Working undercover, Harkin must delve into the house’s secrets – and discover where, in this fractured, embattled town, each family member’s allegiances truly lie. But Harkin too is haunted by the ghosts of the past and by his terrible experiences on the battlefields. Can he find out the truth about Maud’s death before the past – and his strange, unnerving surroundings – overwhelm him?
A House of Ghosts
Winter 1917. As the First World War enters its most brutal phase, back home in England, everyone is seeking answers to the darkness that has seeped into their lives.
At Blackwater Abbey, on an island off the Devon coast, Lord Highmount has arranged a spiritualist gathering to contact his two sons who were lost in the conflict. But as his guests begin to arrive, it gradually becomes clear that each has something they would rather keep hidden. Then, when a storm descends on the island, the guests will find themselves trapped. Soon one of their number will die.
For Blackwater Abbey is haunted in more ways than one . . .
The Holy Thief: Shortlisted for the 2011 Theakstons Crime Novel of the Year (Moscow Noir Book 1)
Moscow, 1936, Stalin’s Great Terror is beginning and, in a deconsecrated church, a young woman is found dead. Captain Alexei Korolev, finally beginning to enjoy the benefits of his success as a detective with the Moscow Militia, is asked to investigate. But when he discovers that the victim is an American citizen, the NKVD – the most feared organization in Russia – becomes involved. Soon, Korolev’s every step is under close scrutiny and one false move will mean exile to the frozen camps of the far north.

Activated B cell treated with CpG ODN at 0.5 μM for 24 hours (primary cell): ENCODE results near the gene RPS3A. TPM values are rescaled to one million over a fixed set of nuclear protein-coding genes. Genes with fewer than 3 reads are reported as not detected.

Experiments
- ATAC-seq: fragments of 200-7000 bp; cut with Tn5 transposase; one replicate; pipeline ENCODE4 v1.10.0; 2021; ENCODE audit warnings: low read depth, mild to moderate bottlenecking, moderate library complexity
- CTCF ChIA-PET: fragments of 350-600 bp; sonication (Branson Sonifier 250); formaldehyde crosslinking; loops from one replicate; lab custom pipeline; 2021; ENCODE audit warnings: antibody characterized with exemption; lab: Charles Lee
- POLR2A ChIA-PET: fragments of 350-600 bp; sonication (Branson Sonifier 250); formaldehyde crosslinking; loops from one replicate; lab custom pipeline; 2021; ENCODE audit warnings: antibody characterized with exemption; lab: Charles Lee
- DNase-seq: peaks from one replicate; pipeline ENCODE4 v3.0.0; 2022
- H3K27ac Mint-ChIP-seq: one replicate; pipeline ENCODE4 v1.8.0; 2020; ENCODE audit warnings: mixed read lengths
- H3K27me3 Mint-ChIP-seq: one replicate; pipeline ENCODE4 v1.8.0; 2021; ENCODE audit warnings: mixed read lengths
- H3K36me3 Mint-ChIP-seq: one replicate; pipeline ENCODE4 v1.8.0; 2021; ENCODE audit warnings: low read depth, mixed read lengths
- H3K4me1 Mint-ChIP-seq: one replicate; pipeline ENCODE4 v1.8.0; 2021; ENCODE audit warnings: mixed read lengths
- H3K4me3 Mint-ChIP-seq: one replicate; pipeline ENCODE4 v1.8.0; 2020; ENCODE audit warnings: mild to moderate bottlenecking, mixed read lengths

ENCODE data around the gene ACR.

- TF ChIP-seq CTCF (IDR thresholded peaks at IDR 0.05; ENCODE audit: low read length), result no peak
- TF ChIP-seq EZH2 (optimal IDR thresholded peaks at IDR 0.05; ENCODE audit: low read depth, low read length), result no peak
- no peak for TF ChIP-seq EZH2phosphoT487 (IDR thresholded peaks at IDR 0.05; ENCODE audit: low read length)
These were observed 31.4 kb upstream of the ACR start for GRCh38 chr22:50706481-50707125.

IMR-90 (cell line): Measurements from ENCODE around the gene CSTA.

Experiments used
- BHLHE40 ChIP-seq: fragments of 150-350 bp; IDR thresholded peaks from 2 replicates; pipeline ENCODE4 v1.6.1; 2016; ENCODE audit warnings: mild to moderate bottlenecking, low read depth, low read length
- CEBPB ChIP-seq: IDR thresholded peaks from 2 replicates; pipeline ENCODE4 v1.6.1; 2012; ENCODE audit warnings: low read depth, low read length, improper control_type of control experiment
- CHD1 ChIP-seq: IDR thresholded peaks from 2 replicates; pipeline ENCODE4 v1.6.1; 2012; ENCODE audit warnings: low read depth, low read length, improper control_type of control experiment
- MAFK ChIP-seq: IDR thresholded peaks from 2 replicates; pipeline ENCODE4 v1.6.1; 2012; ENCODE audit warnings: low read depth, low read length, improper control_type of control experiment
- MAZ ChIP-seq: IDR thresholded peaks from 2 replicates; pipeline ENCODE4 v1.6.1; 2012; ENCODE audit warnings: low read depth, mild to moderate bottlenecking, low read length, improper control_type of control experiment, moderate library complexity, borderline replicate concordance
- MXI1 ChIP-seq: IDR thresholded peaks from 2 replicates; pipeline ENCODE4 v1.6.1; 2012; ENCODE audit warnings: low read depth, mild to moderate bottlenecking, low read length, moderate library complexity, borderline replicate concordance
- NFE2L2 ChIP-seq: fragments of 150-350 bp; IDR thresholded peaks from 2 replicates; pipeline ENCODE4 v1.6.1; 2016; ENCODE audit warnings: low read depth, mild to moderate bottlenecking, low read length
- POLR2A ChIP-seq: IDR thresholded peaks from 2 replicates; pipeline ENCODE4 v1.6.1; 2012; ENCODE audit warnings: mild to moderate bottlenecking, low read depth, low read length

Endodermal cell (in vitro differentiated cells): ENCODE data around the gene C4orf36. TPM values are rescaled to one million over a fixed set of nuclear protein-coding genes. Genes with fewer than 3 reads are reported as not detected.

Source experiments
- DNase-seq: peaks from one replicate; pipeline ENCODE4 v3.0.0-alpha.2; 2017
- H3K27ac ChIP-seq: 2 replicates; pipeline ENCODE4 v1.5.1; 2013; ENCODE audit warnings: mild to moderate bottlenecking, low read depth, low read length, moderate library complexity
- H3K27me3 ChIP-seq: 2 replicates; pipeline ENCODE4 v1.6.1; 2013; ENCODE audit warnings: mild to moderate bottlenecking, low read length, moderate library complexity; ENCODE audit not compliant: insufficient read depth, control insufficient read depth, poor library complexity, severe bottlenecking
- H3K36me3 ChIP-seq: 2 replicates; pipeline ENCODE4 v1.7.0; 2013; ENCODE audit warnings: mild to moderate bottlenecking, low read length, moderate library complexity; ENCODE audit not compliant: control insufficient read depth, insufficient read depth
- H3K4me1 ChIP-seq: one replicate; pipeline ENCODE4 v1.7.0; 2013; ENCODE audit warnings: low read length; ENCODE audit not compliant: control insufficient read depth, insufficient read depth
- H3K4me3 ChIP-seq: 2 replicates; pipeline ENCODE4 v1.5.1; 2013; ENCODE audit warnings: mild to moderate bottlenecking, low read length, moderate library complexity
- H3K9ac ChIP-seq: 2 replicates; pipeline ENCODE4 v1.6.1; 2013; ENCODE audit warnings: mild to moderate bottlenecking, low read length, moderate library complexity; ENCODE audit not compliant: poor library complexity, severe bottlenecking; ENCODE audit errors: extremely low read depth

Committed to uncovering the truth behind the gruesome murder, Korolev enters the realm of the Thieves, rulers of Moscow’s underworld. As more bodies are discovered and pressure from above builds, Korolev begins to question who he can trust and who, in a Russia where fear, uncertainty and hunger prevail, are the real criminals. Soon, Korolev will find not only his moral and political ideals threatened, but also his life.
The Bloody Meadow: Shortlisted for the Irish Crime Novel of the Year 2011 (Moscow Noir Book 2)
Following his investigations in The Holy Thief, Captain Alexei Korolev is uneasy– his new-found knowledge is dangerous, and if some of his actions during the case come to light, he will face deportation to the frozen camps of the far north.
But when the knock on the door comes, in the dead of night, it is not Siberia Korolev is destined for. Instead, the detective is asked to look into the suspected suicide of a young woman, Maria Lenskaya, and when the detective arrives on the set for Bloody Meadow, in the bleak, famine-scarred Ukraine, he soon discovers that there is more to Lenskaya’s death than meets the eye . . .